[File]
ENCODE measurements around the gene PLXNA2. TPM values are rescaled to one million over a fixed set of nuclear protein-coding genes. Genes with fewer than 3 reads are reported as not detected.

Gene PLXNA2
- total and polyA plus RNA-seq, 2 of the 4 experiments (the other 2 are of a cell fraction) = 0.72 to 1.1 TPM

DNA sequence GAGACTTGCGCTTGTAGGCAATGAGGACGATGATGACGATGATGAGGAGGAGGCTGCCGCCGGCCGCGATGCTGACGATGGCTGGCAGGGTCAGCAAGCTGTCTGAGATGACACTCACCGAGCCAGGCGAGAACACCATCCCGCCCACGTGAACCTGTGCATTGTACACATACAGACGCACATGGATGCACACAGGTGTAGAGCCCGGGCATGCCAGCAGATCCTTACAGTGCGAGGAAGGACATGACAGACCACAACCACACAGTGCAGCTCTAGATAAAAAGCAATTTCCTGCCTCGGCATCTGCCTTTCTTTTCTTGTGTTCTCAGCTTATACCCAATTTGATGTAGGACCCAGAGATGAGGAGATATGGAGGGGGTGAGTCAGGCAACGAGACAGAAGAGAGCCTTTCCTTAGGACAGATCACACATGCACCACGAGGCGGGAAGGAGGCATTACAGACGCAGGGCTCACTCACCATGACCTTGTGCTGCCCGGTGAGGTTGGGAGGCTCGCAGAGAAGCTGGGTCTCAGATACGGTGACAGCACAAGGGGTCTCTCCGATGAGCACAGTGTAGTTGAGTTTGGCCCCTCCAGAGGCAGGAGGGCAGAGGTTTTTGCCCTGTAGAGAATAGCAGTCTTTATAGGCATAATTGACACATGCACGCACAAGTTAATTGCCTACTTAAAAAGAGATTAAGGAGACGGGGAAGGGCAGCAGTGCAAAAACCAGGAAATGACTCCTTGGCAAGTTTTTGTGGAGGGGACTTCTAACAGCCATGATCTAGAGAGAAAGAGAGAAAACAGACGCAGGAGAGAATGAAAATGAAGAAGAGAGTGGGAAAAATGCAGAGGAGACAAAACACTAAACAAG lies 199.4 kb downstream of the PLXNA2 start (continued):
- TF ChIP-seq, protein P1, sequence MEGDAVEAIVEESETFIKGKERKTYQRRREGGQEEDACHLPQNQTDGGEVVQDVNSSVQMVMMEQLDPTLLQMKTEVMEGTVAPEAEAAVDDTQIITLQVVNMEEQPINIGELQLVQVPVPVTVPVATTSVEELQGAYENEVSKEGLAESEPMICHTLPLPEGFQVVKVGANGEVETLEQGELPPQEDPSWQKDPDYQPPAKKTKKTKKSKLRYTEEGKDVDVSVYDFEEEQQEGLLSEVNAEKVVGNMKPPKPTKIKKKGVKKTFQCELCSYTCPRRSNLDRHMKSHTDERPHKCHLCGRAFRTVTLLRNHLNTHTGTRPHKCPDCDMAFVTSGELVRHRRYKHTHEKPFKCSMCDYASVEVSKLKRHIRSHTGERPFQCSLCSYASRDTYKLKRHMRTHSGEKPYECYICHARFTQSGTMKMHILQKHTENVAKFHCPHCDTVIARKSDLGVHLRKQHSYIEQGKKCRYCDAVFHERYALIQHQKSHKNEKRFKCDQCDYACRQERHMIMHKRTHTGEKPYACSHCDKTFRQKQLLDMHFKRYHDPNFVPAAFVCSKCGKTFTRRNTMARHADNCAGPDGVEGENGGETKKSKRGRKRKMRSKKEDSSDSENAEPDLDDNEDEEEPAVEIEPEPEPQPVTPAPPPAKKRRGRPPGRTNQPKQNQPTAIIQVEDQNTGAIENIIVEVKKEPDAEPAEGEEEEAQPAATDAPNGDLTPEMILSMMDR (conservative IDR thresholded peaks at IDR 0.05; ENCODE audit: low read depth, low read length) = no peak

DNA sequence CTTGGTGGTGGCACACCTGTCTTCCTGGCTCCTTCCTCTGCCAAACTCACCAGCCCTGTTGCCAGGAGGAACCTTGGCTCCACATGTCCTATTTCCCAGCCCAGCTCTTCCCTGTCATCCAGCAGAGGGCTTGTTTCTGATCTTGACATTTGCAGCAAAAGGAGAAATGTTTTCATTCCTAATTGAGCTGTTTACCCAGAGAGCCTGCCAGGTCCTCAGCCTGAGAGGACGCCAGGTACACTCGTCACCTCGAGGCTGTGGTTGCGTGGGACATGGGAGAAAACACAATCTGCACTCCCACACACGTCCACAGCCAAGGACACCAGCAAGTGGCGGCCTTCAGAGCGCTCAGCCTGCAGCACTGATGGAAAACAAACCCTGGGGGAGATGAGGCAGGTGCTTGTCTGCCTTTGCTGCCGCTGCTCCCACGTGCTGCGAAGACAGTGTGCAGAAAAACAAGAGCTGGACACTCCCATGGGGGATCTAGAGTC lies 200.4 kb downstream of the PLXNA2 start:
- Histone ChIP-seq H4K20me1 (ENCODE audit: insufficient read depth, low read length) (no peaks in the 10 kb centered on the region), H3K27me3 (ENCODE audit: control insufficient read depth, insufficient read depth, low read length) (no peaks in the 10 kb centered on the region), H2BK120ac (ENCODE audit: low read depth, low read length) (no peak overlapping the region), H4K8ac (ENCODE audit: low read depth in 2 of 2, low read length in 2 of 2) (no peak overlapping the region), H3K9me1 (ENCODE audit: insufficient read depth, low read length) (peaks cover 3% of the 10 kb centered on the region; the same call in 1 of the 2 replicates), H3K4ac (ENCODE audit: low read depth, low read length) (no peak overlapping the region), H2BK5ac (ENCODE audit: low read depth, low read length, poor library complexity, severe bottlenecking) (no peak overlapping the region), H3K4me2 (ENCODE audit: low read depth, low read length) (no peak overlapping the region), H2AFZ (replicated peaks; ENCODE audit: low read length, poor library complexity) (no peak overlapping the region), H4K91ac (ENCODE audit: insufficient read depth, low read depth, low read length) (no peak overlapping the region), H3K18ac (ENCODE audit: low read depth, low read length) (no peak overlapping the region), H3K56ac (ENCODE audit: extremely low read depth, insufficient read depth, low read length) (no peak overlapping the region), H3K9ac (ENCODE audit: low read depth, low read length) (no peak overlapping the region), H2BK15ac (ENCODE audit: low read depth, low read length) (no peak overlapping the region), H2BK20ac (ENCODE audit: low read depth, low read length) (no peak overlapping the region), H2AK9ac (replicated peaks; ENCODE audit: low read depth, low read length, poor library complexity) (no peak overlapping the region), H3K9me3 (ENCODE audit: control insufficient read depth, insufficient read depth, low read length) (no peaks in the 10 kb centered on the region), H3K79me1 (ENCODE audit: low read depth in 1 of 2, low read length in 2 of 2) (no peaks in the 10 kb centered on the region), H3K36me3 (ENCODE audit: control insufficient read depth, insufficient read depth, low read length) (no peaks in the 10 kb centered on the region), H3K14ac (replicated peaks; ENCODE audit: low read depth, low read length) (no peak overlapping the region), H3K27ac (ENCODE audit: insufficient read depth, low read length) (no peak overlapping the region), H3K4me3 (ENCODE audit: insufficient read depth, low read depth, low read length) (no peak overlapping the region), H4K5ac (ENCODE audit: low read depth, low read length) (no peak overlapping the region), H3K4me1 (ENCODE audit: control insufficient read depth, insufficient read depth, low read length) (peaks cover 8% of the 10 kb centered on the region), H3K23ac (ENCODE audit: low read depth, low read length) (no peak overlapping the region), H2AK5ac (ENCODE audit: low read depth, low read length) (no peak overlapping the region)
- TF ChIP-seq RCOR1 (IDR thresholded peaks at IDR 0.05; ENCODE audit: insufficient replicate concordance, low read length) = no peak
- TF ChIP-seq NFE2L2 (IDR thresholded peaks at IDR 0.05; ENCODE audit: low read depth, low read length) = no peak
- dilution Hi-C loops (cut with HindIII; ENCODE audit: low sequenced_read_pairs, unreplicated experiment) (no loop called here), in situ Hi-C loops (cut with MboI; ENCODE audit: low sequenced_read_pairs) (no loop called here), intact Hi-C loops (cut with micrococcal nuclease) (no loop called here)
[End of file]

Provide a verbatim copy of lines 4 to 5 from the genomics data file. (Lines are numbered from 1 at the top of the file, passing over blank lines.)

DNA sequence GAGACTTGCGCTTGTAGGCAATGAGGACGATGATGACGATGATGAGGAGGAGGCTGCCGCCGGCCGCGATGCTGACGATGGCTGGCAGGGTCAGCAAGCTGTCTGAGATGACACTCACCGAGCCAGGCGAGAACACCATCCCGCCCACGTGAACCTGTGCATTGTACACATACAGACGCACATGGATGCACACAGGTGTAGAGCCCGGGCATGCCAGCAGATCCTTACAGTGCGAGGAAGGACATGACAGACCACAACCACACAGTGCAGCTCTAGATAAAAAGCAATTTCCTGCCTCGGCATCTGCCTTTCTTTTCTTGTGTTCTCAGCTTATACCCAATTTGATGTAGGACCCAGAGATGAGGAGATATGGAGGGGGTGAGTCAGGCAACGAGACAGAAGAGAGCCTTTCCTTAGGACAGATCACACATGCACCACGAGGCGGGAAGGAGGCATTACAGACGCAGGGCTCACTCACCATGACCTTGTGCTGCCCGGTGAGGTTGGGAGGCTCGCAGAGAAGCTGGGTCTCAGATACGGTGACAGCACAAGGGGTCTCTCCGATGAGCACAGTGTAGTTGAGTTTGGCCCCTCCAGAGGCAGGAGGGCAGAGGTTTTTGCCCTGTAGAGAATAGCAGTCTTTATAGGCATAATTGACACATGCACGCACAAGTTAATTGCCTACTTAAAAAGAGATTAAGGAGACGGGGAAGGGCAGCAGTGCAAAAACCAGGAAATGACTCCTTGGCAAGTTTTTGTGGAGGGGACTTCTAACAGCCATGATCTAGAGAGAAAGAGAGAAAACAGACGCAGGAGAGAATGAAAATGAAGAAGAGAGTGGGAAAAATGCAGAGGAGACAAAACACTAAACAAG lies 199.4 kb downstream of the PLXNA2 start (continued):
- TF ChIP-seq, protein P1, sequence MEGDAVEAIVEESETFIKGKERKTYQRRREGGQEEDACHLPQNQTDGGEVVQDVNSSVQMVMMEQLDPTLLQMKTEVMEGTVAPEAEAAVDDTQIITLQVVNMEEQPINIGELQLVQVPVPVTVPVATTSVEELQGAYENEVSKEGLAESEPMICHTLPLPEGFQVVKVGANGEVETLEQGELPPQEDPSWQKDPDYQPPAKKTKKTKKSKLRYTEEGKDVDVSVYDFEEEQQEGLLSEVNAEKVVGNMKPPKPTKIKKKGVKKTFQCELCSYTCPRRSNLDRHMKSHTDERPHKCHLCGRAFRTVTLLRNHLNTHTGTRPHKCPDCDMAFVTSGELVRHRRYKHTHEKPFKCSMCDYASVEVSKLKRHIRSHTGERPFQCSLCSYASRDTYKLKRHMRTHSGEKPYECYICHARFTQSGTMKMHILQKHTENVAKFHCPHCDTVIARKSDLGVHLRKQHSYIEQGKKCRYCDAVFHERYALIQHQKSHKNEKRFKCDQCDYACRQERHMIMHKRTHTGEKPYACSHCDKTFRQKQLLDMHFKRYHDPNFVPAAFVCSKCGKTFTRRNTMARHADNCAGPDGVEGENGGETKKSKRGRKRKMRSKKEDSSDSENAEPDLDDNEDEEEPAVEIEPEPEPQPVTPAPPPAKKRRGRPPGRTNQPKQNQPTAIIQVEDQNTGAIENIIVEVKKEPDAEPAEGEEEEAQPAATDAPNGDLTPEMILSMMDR (conservative IDR thresholded peaks at IDR 0.05; ENCODE audit: low read depth, low read length) = no peak